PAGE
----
In a greenhouse in Missouri, a tree listed as critically endangered produced a flower which had never been recorded before by science in the perfect metaphor for the species’ chances of survival.
The botanists caring for it believe there’s no question they can save the tree since collecting pollen from this flower, as they can now cross-pollinate its thirty-strong sapling neighbors to restore genetic diversity.
Karomia gigas is a member of the mint family, and is also related to oregano, rosemary, and thyme. It grows wild only in East-Central Africa, in Tanzania, and in the past in Kenya. It’s so unknown there’s no common name for it in English, Swahili, or any other African language.
The flower it produced consisted of five purple petals tugged down towards the stem, and four long pollen stamens protruding from the center.
Growing straight up to heights of 80 feet, it’s thought one reason there is no image of the flower in the scientific record is that an adult K. gigas doesn’t produce branches until halfway up the trunk, so the rapidly-wilting flowers simply emerge too high to be seen.
The un-minty nature of the flowers lead scientists to hypothesize it could be a self-pollinating tree, and they hope to find more flowers in the coming months that will allow them to strengthen the genetic diversity of the remaining trees.
They can clone individual trees from cuttings, but that doesn’t do anything to increase genetic diversity, which is key to ensuring the long-term survival of the species and its ability to resist disease.
As well as growing in a difficult-to-replicate kind of soil substrate consisting primarily of old corral and termite leavings, K. gigas is very susceptible to fungus, and its wood is similar to teak, and so is occasionally poached. All this pressure puts the tree among the most endangered of the 60,000-known tree species.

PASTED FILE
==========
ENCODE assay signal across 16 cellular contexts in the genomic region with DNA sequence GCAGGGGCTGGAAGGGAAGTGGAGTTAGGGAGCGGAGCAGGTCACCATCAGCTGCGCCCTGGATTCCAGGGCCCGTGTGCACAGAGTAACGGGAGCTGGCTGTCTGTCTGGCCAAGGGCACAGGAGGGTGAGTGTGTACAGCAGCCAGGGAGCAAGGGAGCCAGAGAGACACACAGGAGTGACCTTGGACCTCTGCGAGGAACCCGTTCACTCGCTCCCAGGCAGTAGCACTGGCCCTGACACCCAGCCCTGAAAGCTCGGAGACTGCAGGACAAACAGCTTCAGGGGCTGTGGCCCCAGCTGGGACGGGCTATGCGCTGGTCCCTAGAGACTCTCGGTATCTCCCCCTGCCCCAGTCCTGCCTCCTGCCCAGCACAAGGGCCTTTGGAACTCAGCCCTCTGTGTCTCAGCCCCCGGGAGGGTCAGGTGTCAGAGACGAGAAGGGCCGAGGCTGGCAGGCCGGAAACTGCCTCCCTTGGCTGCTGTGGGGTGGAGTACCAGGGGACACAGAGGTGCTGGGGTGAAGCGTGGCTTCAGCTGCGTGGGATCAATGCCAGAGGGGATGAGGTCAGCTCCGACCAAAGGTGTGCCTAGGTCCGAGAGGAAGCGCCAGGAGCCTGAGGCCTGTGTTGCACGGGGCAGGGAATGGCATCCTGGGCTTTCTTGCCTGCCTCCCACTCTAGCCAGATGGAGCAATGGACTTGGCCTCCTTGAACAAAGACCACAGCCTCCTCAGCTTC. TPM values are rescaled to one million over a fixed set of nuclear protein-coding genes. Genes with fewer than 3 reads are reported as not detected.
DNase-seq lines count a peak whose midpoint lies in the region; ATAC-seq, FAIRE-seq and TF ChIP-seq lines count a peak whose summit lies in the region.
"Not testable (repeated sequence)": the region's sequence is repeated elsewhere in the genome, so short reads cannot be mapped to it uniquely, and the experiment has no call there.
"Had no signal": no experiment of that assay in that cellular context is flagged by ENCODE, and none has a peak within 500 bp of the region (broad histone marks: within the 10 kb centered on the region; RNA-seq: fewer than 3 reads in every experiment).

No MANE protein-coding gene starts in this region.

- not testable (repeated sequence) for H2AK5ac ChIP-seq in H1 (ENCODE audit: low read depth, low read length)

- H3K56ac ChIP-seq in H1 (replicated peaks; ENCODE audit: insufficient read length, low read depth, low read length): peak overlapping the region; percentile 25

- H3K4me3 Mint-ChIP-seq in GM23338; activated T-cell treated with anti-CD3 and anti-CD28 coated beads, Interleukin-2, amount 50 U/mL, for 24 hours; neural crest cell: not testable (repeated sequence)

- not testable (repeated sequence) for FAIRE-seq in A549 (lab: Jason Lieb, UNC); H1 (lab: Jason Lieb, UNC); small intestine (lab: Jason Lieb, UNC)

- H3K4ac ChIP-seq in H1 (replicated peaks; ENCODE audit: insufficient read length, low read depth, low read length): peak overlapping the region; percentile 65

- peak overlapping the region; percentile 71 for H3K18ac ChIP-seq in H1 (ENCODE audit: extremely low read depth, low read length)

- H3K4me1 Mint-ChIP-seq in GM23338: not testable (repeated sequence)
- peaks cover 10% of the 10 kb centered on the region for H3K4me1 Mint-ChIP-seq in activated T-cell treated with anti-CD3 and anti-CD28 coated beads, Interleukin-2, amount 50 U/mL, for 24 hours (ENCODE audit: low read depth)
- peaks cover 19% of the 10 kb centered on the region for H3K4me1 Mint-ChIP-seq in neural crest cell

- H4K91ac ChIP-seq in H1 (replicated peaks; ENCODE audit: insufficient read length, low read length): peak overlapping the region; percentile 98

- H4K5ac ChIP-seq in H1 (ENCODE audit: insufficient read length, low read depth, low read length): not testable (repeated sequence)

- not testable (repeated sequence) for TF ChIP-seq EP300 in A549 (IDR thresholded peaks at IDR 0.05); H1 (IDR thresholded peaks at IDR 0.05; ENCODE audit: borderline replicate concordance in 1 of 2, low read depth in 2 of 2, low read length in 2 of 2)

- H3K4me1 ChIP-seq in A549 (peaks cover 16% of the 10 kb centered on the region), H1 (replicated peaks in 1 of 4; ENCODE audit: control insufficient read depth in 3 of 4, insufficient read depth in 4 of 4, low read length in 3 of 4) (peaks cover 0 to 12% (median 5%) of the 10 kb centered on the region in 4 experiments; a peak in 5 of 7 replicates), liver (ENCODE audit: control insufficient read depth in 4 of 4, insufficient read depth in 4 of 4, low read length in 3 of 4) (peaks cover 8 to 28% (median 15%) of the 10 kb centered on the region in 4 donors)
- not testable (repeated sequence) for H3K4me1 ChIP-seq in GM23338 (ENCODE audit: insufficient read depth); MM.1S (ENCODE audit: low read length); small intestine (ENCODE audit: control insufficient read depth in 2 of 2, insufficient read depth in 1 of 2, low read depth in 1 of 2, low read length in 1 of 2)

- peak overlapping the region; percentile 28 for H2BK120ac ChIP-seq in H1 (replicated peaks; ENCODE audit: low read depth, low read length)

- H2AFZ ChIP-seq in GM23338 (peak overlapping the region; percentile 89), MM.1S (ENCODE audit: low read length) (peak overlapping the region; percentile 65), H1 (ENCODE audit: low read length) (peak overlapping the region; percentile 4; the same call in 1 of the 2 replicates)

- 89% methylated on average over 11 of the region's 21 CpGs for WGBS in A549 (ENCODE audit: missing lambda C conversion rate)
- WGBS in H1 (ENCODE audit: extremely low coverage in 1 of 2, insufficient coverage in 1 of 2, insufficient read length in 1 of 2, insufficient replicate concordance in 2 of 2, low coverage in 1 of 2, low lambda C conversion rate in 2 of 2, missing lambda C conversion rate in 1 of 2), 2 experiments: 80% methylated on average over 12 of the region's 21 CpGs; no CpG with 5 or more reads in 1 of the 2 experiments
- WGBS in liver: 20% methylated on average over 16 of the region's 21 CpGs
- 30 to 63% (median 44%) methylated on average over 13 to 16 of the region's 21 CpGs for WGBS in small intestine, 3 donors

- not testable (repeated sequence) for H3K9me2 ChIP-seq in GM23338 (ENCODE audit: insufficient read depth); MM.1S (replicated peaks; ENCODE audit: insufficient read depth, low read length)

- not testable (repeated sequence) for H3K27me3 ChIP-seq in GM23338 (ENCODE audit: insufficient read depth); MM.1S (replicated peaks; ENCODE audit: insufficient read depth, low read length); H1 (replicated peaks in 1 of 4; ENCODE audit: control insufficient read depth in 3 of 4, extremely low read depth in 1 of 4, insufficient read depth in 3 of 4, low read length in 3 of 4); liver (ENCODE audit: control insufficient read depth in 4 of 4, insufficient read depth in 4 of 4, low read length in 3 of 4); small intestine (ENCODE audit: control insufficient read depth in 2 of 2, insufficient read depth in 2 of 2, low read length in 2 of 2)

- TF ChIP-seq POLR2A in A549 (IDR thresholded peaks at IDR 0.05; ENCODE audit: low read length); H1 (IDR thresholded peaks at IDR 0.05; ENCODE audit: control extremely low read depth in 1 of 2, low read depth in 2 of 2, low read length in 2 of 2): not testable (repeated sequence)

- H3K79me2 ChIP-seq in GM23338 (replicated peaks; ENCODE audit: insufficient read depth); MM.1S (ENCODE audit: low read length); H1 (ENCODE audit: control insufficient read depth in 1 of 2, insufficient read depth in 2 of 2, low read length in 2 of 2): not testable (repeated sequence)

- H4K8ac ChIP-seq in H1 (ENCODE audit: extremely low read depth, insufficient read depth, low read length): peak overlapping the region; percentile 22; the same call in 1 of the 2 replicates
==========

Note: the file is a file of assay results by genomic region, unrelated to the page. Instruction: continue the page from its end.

It was discovered in Kenya in 1977, then rediscovered in Tanzania in 1993 after all the Kenyan specimens died out.
Apart from the thirty saplings growing in the Missouri Botanical Garden in St. Louis, the Tanzanian Forest Service estimate there are two dozen or more others, but only in Mitundumbea Forest Reserve and Litipo Forest Reserve in Tanzania, both of which are protected areas characterized by flat woodlands that used to be the ocean floor.
“On one side of the coin it’s a little scary because very rare species like this are depending upon us and we can’t get it wrong,” writes Andrew Wyatt, Senior Vice President of Horticulture and Living Collections at the Missouri Botanic Gardens, the oldest continually operating gardens in the nation.
“Personally, and I know others on my staff feel this way too, it is actually amazing and exhilarating. It is such an honor to use one’s skill to save a species from extinction.”
“As far as survival, we’ve got this one,” says Wyatt, this time to National Geographic. “We can actually make sure it does not go extinct. The idea of actually preserving the species is entirely possible. It’s protected in Tanzania. We have collections in the botanical garden. Once we’ve got enough seed, we hope we can store it [in a freezer] and create a buffer between loss.”
It’s good he and his staff are so confident. Based on how many houseplants this reporter has killed, he can only imagine the pressure they’re under.